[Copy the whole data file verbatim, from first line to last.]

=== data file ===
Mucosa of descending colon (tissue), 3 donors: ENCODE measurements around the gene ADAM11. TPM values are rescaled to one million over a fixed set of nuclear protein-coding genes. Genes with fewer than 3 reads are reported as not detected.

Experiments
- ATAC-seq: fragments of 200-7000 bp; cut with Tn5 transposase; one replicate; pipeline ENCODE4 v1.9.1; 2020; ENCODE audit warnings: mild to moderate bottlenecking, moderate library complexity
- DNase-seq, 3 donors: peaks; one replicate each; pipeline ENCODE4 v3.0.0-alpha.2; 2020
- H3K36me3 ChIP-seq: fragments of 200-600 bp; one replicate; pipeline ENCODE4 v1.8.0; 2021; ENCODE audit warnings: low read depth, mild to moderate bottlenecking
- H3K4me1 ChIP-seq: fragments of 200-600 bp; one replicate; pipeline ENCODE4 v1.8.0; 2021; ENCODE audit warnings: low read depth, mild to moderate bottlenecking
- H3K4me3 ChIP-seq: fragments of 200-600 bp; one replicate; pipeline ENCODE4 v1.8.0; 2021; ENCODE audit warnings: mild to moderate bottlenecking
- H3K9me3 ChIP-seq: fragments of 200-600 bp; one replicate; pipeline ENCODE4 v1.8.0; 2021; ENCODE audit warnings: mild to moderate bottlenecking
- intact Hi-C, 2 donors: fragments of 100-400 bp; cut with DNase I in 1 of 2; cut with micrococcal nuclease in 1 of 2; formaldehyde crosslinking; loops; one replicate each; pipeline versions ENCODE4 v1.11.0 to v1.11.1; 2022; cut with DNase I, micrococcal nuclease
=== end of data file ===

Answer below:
Mucosa of descending colon (tissue), 3 donors: ENCODE measurements around the gene ADAM11. TPM values are rescaled to one million over a fixed set of nuclear protein-coding genes. Genes with fewer than 3 reads are reported as not detected.

Experiments
- ATAC-seq: fragments of 200-7000 bp; cut with Tn5 transposase; one replicate; pipeline ENCODE4 v1.9.1; 2020; ENCODE audit warnings: mild to moderate bottlenecking, moderate library complexity
- DNase-seq, 3 donors: peaks; one replicate each; pipeline ENCODE4 v3.0.0-alpha.2; 2020
- H3K36me3 ChIP-seq: fragments of 200-600 bp; one replicate; pipeline ENCODE4 v1.8.0; 2021; ENCODE audit warnings: low read depth, mild to moderate bottlenecking
- H3K4me1 ChIP-seq: fragments of 200-600 bp; one replicate; pipeline ENCODE4 v1.8.0; 2021; ENCODE audit warnings: low read depth, mild to moderate bottlenecking
- H3K4me3 ChIP-seq: fragments of 200-600 bp; one replicate; pipeline ENCODE4 v1.8.0; 2021; ENCODE audit warnings: mild to moderate bottlenecking
- H3K9me3 ChIP-seq: fragments of 200-600 bp; one replicate; pipeline ENCODE4 v1.8.0; 2021; ENCODE audit warnings: mild to moderate bottlenecking
- intact Hi-C, 2 donors: fragments of 100-400 bp; cut with DNase I in 1 of 2; cut with micrococcal nuclease in 1 of 2; formaldehyde crosslinking; loops; one replicate each; pipeline versions ENCODE4 v1.11.0 to v1.11.1; 2022; cut with DNase I, micrococcal nuclease